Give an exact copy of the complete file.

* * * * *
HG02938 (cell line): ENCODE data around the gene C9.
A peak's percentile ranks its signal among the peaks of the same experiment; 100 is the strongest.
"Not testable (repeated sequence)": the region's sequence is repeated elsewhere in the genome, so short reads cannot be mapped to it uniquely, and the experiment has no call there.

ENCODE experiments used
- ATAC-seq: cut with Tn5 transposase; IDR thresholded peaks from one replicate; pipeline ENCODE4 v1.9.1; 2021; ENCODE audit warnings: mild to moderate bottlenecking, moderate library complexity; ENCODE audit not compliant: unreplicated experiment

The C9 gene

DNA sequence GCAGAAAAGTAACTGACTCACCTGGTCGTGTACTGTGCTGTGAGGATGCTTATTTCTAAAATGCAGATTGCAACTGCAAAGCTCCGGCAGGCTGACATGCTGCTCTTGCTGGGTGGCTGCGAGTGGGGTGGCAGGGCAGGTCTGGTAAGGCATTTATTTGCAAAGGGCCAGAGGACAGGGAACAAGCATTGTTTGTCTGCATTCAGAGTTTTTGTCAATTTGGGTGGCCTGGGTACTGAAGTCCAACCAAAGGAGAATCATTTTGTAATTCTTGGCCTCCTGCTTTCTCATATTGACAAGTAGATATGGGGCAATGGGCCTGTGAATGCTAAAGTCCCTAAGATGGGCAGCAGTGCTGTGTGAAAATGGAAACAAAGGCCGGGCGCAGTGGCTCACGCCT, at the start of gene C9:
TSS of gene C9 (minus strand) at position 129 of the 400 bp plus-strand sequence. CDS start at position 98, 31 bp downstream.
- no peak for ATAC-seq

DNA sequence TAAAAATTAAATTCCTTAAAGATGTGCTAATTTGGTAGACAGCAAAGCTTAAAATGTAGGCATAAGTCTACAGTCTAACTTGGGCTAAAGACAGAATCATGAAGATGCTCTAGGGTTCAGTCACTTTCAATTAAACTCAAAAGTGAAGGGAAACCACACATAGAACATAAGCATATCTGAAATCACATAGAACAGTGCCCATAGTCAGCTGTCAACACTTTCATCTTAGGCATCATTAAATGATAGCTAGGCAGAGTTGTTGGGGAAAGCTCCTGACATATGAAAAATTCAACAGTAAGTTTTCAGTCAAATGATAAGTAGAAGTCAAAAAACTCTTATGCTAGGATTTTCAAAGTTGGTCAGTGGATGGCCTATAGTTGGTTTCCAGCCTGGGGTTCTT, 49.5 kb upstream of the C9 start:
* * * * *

HG02938 (cell line): ENCODE data around the gene C9.
A peak's percentile ranks its signal among the peaks of the same experiment; 100 is the strongest.
"Not testable (repeated sequence)": the region's sequence is repeated elsewhere in the genome, so short reads cannot be mapped to it uniquely, and the experiment has no call there.

ENCODE experiments used
- ATAC-seq: cut with Tn5 transposase; IDR thresholded peaks from one replicate; pipeline ENCODE4 v1.9.1; 2021; ENCODE audit warnings: mild to moderate bottlenecking, moderate library complexity; ENCODE audit not compliant: unreplicated experiment

The C9 gene

DNA sequence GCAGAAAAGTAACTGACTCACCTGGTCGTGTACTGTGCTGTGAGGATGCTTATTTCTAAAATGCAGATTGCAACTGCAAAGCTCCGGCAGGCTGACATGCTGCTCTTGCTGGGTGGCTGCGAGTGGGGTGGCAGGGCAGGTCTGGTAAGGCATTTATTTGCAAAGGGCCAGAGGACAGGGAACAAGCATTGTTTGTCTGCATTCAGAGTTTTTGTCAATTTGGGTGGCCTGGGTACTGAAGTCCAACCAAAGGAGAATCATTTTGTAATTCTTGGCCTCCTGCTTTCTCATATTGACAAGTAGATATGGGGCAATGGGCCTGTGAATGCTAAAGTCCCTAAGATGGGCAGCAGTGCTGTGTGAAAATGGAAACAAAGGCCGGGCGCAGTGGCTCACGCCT, at the start of gene C9:
TSS of gene C9 (minus strand) at position 129 of the 400 bp plus-strand sequence. CDS start at position 98, 31 bp downstream.
- no peak for ATAC-seq

DNA sequence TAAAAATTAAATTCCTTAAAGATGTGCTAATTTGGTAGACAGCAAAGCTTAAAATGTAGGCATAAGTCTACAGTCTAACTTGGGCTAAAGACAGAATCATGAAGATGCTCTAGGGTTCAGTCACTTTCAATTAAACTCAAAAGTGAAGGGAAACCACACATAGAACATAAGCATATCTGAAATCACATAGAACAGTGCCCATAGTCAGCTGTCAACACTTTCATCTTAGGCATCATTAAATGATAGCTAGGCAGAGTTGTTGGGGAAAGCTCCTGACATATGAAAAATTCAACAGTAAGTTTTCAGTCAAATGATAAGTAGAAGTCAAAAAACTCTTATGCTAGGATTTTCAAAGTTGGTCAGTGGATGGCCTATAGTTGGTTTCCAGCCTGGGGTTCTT, 49.5 kb upstream of the C9 start: